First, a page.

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Visits to artists’ studios, museums, galleries, and fairs are a distinctive aspect of how our Master’s programs prepare students for life as art business professionals. Our discussions of theoretical models, art historical trajectories and current art world controversies are all illuminated and sharpened by first-hand encounters with specific works in their immediate surroundings.

Here, we explain why choosing to kick start your art career by studying with Sotheby’s Institute of Art will take your learning beyond the classroom walls and out into the world.

Why go on study trips to learn about contemporary art?

The short answer is that at Sotheby’s Institute of Art we start with the artwork itself.

In the classroom we can only view works as reproductions, which don’t always capture crucial details - the shadows cast by a sculpture, audience tension at a performance or the scale of a land art project. Immersive involvement makes us engage with artworks in all their complexity.

A longer answer would hone in on two aspects of the artwork as it is experienced in situ...

Artworks can be location-specific

Many artworks today are made in response to a given site. One of the paradoxical effects of globalisation is a growing interest in specific locations, their populations, histories and cultural traditions.

If an artist makes a site-specific work in response to, say, the clubbing district of Liverpool (Teresa Margolles’s Sobre el Dolor, 2006), or the long history of Venetian trade with the Middle East (Mike Nelson’s I, Impostor, 2011), the best way to understand those interventions is to view the works in situ.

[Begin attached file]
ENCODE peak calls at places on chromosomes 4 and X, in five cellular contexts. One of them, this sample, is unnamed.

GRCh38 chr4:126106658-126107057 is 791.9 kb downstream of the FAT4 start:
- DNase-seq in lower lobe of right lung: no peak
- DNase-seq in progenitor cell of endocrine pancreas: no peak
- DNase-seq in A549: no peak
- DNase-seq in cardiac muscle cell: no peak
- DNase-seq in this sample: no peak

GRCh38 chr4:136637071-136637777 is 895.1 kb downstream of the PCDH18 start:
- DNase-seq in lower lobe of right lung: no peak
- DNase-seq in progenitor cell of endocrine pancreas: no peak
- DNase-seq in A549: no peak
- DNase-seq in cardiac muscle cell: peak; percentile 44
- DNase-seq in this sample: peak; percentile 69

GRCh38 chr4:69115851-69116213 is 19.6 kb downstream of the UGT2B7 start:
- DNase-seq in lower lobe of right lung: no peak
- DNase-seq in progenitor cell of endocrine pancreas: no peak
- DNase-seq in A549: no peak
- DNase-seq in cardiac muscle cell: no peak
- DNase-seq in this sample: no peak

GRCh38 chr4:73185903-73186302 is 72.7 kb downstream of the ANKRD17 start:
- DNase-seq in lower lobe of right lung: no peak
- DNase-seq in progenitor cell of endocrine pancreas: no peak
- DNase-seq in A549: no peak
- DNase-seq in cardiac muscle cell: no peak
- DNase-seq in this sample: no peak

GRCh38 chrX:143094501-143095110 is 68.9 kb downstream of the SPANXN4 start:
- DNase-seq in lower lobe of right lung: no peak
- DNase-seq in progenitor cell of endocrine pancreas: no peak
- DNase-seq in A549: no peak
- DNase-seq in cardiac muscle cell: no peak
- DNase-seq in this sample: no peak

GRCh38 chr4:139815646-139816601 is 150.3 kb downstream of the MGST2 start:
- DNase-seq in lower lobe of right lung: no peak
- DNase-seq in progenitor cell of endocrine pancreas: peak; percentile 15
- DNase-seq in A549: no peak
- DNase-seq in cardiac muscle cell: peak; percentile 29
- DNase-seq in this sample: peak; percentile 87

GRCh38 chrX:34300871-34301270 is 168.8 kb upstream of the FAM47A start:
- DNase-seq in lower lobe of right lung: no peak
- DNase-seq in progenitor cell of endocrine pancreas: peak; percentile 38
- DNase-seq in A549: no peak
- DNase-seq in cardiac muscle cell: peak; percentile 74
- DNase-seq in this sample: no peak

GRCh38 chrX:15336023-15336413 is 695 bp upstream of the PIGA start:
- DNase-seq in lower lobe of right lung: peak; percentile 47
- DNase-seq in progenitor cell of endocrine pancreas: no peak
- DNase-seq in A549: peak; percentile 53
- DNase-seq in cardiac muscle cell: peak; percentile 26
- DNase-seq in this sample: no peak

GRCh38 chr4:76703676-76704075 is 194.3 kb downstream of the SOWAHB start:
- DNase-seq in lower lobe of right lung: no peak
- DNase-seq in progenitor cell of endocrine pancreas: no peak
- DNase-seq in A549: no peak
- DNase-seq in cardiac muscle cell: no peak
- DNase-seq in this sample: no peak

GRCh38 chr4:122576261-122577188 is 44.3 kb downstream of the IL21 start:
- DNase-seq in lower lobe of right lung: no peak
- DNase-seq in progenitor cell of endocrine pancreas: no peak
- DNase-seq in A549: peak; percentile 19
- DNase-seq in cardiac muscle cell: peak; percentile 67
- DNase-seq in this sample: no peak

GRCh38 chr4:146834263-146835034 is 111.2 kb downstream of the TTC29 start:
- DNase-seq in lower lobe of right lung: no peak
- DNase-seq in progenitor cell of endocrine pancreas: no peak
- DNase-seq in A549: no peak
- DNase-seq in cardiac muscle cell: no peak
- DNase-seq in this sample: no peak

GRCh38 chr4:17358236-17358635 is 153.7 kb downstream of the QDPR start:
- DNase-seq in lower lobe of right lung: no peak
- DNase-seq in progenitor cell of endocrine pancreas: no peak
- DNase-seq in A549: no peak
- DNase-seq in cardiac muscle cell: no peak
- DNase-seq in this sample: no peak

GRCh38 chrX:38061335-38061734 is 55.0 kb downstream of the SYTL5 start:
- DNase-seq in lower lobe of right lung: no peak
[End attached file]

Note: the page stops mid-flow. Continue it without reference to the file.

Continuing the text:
As movement and place are central artistic concerns, we need to move from place to place to view artworks in the locations for which they were made.

Context creates meaning

At Sotheby’s Institute of Art, we prefer to view artworks not as objects that carry fixed meanings but as creations that are activated by their contexts. Artworks may interact with the central narrative of a show, for instance, or the lighting and proportions of a room, or the history of a museum or gallery.

We travel to destinations around Europe to consider experimental curatorial tendencies in the institutions that have pioneered them - often - but not always - small-ish public spaces. We look at works in situ to consider them in tandem with the curatorial schemes that condition our experience of them. As many of our students hope to take up curatorial roles in their future art careers, an understanding of the curatorial framing of objects is doubly important.

To study an artwork in situ is to recognize that all works enter into vital and evolving dialogues with their settings. This is a crucial lesson for anyone who wants to work in the contemporary art business.